Friday, July 8, 2011
Building Cheap Ass Raised Beds
I have a guy. This guy that can get me some decent stuff of consistent quality and strength. Best of all, he's always got a fresh supply. Getting my hands on wood pallets has never been so easy. Now, the projects I'm building around the house are designed with pallet proportions in mind. And why not? Pallets have the best attribute a home tinkerer looks for in a raw material: free.
So after dismal soil test results forced us here at Peach Fuzz Farm to redesign our garden plan to incorporate raised beds, pallets were the logical choice for construction. With a few tools and about five bucks in screws and nails, I developed a quick deconstruction procedure to make garden walls. Let's go.
The tools. Plus a nail gun. And a clamp.
The pallet. I used twelve of them, chosen because they were all 36" wide and built the same.
Trimming off the unnecessary boards with a saws-all. So much easier than pulling nails. These boards became the infill panels.
The midsections weren't of any use. Goodbye.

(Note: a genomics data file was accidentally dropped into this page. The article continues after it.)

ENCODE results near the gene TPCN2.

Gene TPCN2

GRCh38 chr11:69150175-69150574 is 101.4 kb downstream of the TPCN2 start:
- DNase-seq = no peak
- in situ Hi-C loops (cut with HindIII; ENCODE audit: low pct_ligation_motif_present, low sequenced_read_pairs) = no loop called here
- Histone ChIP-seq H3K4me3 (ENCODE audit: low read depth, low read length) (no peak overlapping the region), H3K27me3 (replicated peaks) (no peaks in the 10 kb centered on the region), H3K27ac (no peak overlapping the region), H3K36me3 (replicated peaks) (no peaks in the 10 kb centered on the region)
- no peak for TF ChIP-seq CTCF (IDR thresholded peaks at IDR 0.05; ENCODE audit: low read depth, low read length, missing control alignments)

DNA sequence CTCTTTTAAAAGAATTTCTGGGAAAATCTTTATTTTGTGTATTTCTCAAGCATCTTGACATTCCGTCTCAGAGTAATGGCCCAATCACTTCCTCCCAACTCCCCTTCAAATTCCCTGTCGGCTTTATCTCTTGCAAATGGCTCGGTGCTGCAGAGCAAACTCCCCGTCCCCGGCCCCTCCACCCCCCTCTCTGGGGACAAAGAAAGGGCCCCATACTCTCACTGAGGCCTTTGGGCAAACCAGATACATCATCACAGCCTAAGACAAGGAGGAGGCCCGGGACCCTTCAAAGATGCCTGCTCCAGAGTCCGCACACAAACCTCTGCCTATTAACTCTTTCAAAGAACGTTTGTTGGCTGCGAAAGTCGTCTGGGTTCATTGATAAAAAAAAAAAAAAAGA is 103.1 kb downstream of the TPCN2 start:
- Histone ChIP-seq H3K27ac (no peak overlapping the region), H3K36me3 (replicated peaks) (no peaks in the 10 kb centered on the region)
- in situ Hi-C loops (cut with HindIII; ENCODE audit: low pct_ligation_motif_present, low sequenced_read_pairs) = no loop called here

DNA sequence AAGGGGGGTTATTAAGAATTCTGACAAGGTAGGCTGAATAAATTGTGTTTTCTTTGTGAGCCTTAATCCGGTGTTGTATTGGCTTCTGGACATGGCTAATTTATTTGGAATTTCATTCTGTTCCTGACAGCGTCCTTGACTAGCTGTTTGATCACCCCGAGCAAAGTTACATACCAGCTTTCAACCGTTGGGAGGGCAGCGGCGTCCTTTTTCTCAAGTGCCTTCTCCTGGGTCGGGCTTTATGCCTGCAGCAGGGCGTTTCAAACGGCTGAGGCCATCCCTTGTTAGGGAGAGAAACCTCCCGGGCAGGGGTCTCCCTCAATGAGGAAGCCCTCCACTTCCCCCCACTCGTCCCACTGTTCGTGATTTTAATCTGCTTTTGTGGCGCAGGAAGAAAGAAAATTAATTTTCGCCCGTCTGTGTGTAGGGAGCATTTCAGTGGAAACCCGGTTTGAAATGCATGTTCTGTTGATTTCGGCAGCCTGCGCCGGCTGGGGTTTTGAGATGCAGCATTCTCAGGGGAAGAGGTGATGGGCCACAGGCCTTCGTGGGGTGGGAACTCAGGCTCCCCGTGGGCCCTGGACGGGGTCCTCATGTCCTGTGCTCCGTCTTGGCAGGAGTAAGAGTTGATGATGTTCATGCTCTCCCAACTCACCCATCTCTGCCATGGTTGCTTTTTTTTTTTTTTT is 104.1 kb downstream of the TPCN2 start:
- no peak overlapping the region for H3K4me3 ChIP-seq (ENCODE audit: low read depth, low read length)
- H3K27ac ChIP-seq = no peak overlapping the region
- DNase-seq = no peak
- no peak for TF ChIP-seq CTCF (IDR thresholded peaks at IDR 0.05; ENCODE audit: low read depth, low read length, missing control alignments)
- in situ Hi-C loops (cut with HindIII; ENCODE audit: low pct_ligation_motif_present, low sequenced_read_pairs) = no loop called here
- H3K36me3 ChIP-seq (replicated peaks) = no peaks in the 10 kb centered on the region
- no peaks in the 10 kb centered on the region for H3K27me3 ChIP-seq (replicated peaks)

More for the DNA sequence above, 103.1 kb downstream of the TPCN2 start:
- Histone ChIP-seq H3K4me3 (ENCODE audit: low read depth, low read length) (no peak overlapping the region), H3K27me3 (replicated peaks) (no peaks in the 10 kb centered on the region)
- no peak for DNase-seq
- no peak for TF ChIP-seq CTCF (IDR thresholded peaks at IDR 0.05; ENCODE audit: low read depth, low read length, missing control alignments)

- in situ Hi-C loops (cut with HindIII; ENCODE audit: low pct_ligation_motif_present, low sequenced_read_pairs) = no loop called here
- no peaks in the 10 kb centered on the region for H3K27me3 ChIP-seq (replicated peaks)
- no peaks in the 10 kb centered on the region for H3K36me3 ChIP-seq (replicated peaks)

First stage with the saws-all complete.
Time for the circular saw, to trim the sides...
And cut into two sections. The long side on each will be the stake.
It's dangerous cutting stakes. Set up a jig.
Two sections from one pallet. Done.
Lining up staked side to free side for the 4lb sledge hammer.
String line to make it straight.
Don't get lazy. Predrill, then screw.
Lovely, variable height for that rustic appeal the ladies love.
Infill panels created from the unnecessary boards. Nailed on.
Ready for some lead-free loam and compost!
The gardens at full tilt. Raised beds performing beautifully. Other free stuff includes steel pipe trellis for beans, baby crib tomato stakes strung together with stripped romex cable. Ghetto fab.
So, do I have you hooked on pallets yet? Do you need to find your guy? My guy is a tile and countertop store. Masonry and stone outfits are also a good bet. Grocery stores are alright too, but they're not as likely to give them away in any quantity. Pretty soon you'll find yourself sneaking around behind warehouses, driving slowly past fenced construction sites, and suspiciously eying piles of wood on your neighbor's curb. You're welcome.